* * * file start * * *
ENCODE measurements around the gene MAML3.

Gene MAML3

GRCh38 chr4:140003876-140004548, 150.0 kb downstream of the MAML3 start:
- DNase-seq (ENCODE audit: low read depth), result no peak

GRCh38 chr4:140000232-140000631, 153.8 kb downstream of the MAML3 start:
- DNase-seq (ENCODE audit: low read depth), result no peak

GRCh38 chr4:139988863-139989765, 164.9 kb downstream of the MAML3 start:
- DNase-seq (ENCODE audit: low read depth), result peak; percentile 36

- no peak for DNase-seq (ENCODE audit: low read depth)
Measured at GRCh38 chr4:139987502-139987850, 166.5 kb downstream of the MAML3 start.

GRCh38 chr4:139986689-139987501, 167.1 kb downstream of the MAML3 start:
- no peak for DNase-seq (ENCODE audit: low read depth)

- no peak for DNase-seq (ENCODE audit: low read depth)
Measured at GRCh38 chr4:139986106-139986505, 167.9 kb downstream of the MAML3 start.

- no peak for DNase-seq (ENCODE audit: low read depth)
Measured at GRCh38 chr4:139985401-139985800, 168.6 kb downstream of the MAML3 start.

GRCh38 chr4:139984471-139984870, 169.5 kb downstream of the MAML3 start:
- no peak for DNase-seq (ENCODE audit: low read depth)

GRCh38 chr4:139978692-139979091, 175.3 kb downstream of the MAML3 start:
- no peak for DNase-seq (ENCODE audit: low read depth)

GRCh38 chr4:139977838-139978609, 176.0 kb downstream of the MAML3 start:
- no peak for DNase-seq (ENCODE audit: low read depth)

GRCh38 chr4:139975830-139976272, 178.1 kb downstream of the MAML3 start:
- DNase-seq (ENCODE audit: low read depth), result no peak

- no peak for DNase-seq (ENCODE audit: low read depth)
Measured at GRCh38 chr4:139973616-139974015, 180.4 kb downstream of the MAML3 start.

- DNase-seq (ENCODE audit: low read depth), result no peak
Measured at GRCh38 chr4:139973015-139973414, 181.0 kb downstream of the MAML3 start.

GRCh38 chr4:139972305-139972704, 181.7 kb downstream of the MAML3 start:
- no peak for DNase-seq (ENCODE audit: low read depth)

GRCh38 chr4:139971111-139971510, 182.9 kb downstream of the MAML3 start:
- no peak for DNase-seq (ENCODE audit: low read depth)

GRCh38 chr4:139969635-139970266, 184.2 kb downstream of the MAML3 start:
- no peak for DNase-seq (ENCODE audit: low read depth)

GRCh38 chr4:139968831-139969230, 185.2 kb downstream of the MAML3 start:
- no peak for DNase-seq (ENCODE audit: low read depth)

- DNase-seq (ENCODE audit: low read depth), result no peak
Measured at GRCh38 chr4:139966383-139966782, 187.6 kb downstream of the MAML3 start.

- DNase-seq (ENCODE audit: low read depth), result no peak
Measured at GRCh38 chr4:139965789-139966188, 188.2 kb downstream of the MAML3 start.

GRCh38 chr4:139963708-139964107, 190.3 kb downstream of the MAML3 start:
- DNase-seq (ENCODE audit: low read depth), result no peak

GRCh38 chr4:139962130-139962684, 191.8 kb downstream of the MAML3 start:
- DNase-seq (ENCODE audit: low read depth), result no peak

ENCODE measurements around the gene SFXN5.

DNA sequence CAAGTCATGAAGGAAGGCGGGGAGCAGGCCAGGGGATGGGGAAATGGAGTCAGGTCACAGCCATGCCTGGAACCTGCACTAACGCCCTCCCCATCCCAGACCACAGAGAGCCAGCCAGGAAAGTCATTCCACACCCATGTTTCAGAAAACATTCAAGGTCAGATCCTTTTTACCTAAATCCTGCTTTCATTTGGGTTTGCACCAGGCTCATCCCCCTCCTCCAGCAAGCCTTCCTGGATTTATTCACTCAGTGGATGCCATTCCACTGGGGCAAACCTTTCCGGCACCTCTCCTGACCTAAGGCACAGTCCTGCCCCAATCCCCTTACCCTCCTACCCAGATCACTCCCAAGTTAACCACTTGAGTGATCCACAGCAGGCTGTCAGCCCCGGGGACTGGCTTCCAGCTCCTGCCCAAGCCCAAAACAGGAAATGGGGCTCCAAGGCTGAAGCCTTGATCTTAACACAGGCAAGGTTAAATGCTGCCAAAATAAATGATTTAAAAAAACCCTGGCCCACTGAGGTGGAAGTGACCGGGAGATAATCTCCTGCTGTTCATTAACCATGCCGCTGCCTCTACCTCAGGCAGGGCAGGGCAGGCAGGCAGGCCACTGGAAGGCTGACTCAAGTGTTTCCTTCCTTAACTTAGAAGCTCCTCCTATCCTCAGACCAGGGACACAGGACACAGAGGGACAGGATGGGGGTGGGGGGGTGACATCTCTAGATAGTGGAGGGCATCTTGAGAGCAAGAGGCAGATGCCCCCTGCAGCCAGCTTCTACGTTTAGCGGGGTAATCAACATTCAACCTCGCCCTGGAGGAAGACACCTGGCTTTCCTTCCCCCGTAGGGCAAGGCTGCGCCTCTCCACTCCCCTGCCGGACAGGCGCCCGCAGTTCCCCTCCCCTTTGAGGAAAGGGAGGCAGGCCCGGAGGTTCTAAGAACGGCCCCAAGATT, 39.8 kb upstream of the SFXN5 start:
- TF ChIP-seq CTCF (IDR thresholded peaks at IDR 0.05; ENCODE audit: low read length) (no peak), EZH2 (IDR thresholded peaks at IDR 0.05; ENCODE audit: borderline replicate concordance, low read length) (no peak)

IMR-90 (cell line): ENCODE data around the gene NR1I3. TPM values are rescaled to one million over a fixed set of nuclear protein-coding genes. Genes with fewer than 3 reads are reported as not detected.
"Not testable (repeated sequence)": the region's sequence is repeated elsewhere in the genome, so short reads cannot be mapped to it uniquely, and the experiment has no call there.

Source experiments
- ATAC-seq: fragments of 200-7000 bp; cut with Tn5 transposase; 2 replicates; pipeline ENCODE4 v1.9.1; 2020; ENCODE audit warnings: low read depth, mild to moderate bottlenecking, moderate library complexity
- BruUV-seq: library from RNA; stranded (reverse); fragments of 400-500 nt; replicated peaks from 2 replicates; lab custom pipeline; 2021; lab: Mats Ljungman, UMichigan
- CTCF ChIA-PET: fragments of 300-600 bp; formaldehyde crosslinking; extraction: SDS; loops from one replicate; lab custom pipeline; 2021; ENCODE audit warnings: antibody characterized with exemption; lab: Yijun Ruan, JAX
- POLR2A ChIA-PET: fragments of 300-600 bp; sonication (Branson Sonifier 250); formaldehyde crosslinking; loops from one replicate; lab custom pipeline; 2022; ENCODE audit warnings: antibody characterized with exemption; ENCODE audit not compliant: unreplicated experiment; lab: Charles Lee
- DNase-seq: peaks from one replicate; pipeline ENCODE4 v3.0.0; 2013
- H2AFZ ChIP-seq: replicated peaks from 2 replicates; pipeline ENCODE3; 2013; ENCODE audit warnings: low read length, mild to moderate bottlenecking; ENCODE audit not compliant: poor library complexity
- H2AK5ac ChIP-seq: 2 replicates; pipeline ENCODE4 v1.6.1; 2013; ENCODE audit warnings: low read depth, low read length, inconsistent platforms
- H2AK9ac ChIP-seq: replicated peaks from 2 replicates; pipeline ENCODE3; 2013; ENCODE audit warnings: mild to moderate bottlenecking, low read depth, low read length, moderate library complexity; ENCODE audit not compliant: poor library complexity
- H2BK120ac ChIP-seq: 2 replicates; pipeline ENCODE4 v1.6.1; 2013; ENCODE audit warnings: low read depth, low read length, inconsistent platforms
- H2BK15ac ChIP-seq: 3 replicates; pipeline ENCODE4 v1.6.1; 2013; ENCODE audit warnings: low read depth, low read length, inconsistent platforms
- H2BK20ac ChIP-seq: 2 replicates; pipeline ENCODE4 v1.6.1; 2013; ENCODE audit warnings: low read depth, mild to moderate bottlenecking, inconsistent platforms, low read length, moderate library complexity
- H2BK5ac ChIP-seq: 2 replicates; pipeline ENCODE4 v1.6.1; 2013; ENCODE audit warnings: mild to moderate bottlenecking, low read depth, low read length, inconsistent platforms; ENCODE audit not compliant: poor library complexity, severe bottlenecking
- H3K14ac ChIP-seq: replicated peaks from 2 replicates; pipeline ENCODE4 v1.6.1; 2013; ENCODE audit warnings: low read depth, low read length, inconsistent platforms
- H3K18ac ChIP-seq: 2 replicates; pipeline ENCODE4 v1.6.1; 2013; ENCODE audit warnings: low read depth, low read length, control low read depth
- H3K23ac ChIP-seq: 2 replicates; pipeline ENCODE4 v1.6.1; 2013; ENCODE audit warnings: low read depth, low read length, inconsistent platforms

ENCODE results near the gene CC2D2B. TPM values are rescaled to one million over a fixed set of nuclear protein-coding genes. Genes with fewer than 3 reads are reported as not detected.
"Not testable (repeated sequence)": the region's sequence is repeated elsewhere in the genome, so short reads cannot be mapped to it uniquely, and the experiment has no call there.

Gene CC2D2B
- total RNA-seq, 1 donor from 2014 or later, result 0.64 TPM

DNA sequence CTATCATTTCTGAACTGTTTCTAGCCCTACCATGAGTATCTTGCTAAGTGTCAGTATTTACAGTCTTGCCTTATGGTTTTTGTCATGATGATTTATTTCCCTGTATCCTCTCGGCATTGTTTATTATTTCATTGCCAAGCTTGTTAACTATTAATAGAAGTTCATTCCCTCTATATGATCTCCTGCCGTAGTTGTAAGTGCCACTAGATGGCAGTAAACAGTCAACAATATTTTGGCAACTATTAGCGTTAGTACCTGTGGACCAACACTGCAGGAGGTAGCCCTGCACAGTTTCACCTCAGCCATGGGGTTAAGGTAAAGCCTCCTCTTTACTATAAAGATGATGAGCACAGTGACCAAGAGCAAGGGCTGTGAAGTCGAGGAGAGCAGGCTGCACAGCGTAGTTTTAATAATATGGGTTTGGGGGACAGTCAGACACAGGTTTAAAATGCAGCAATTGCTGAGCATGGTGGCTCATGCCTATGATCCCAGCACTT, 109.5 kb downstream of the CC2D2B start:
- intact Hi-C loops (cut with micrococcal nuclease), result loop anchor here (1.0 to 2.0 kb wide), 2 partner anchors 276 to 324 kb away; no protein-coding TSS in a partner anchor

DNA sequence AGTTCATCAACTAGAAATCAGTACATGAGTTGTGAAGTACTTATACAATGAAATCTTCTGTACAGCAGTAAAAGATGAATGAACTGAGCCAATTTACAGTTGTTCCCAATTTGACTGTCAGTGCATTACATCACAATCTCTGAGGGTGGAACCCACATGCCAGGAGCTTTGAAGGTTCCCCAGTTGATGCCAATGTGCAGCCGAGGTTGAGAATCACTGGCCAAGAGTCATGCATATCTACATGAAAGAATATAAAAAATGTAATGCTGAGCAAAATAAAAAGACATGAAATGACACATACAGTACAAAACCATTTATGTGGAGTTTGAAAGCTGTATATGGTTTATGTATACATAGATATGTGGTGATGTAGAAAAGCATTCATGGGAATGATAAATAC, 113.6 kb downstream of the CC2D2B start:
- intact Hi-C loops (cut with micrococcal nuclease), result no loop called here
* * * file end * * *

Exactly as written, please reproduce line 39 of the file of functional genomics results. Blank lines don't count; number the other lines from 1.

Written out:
- DNase-seq (ENCODE audit: low read depth), result no peak